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  • Even the parched bush provides sufficient nourishment for millions of sheep and goats.

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  • PEMMICAN, a North American Indian (Cree) word for a meat prepared in such a way as to contain the greatest amount of nourishment in the most compact form.

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  • The young (which, as in other marsupials, leave the uterus in an extremely small and imperfect condition) are placed in the pouch as soon as they are born; and to this they resort temporarily for shelter for some time after they are able to run, jump and feed upon the herbage which forms the nourishment of the parent.

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  • For poultry they should be used boiled, and mixed with other nourishment.

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  • In these the adult consists of a simple saccular body containing the reproductive organs and attached by root-like filaments which ramify throughout the body of the host and serve for the absorption of nourishment (fig.

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  • Thus he explains the Yajna (sacrificial cult) as " the entertainment of the learned in proportion to their worth, the business of manufacture, the experiment and application of chemistry, physics and the arts of peace; the instruction of the people, the purification of the air, the nourishment of vegetables by the employment of the principles of meteorology, called Agni-Notri in Sanskrit."

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  • mamma, a teat or breast), the name proposed by the Swedish naturalist Linnaeus for one of the classes, or primary divisions, of vertebrated animals, the members of which are collectively characterized by the presence in the females of special glands secreting milk for the nourishment of the young.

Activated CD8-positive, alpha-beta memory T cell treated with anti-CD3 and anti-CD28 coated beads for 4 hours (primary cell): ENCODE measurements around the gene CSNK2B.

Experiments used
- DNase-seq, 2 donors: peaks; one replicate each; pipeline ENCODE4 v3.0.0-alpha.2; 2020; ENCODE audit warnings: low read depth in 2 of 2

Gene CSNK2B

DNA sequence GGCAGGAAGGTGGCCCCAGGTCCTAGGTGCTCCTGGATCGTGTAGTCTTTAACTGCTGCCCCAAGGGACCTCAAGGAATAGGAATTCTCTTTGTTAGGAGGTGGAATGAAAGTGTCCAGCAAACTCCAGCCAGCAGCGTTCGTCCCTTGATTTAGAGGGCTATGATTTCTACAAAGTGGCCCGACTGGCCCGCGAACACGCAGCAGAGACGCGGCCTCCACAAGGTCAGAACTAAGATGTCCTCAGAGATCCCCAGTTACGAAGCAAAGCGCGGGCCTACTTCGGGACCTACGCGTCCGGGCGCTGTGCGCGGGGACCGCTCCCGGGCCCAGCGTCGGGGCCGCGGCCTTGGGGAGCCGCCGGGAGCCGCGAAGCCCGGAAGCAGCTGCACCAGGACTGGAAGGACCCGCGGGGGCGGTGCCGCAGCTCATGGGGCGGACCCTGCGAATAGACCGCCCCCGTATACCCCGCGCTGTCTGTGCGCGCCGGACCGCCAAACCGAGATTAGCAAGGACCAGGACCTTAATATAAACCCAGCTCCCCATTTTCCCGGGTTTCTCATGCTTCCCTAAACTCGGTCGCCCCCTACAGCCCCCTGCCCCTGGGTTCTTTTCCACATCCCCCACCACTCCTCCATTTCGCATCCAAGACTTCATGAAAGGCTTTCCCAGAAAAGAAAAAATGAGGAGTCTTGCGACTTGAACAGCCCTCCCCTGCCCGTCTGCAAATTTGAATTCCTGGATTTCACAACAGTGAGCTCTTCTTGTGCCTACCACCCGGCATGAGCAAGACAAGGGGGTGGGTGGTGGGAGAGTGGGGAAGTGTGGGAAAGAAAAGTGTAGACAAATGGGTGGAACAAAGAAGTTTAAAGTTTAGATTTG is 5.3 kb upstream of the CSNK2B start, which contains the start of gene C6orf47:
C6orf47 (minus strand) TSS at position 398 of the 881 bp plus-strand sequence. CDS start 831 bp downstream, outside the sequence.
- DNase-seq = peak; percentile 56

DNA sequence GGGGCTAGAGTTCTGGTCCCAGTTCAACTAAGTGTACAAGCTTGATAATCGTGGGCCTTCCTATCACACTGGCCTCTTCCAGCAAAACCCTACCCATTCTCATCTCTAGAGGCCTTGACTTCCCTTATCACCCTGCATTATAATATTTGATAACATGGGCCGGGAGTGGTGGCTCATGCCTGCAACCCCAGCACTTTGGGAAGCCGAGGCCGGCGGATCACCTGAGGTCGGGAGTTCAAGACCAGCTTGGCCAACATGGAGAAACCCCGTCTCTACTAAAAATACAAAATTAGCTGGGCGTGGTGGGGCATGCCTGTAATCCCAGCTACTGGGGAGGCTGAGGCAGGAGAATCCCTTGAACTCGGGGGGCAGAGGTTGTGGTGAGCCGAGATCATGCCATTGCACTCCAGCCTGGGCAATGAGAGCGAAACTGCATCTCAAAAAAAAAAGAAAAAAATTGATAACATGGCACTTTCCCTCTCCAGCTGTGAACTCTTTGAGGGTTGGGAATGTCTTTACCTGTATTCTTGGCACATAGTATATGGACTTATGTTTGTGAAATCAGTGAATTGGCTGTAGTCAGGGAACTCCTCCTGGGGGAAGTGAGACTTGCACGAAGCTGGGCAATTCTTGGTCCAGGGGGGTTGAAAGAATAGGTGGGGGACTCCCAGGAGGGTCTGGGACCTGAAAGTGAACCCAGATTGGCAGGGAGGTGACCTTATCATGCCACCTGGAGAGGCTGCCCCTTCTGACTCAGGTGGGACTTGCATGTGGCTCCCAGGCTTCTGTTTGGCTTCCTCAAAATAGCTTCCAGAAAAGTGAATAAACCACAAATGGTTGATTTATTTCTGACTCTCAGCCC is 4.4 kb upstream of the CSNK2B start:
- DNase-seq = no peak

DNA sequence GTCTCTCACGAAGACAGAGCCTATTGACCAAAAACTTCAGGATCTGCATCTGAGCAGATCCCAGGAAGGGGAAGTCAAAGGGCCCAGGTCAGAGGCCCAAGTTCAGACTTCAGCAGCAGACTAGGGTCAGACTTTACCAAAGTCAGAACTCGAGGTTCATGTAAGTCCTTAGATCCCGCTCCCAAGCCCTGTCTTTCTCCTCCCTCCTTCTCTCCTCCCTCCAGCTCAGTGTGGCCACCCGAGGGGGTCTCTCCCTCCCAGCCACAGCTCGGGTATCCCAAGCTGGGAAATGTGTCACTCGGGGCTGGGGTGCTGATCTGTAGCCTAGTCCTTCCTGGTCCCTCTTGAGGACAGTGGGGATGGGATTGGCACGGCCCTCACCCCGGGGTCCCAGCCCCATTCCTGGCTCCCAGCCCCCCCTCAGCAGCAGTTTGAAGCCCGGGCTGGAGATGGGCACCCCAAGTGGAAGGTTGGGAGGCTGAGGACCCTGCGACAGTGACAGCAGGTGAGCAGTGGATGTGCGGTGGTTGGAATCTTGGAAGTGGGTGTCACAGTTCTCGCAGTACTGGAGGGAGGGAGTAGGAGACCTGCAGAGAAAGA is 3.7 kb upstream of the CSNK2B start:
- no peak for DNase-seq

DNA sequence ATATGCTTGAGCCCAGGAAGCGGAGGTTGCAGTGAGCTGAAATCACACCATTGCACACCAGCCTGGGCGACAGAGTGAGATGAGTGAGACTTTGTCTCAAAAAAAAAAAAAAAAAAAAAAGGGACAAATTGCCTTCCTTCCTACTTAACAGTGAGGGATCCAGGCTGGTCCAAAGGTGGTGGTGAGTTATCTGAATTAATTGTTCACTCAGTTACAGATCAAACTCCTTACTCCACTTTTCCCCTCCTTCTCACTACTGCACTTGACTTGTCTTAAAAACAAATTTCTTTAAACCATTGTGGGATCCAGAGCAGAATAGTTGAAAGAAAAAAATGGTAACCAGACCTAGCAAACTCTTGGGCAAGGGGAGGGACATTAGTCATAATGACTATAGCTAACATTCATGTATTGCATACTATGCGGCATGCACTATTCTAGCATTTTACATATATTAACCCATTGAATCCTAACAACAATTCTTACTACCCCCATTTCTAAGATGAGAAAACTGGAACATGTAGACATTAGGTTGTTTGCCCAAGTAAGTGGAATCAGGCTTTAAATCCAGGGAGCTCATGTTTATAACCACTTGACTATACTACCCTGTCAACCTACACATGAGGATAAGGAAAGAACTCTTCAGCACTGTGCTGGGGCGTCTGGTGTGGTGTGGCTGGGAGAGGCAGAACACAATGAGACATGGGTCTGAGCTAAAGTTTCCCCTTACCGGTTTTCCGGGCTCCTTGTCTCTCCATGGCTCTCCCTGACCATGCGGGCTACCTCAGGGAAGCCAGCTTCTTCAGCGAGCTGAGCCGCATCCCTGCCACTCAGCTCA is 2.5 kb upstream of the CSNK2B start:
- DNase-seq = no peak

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  • A tapetal layer is derived from the cells surrounding the sporogenous group, and the arrest of a number of the spore-mother-cells further contributes to the nourishment of the remainder, each of which gives rise to four spores.

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  • At the lower end of the albumen, and placed obliquely, is the minute embryo-plant, which derives its nourishment in the first instance from the albumen; this is destined to form the future plant.

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  • The fine thread-like filaments composing the mycelium of the fungus are embedded in the tissue underneath and around the uredo-sorus, and draw from the host the nourishment required.

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  • This improvement is due to greater cleanliness, better dwellings, better nourishment, and the increase in the number of doctors.

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  • Whenever a woman brings forth a male child, she puts his first food on the sword of her husband, and lightly introduces the first auspicium of nourishment into his little mouth with the point of the sword.

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  • Although the factors which determine these phenomena are not clearly understood, it is believed that the appearance of the males is connected with the increasing cold of autumn and the growing scarcity of food, and that the birth of winged females is similarly associated with decrease in the quantity or vitiation of the quality of the nourishment imbibed.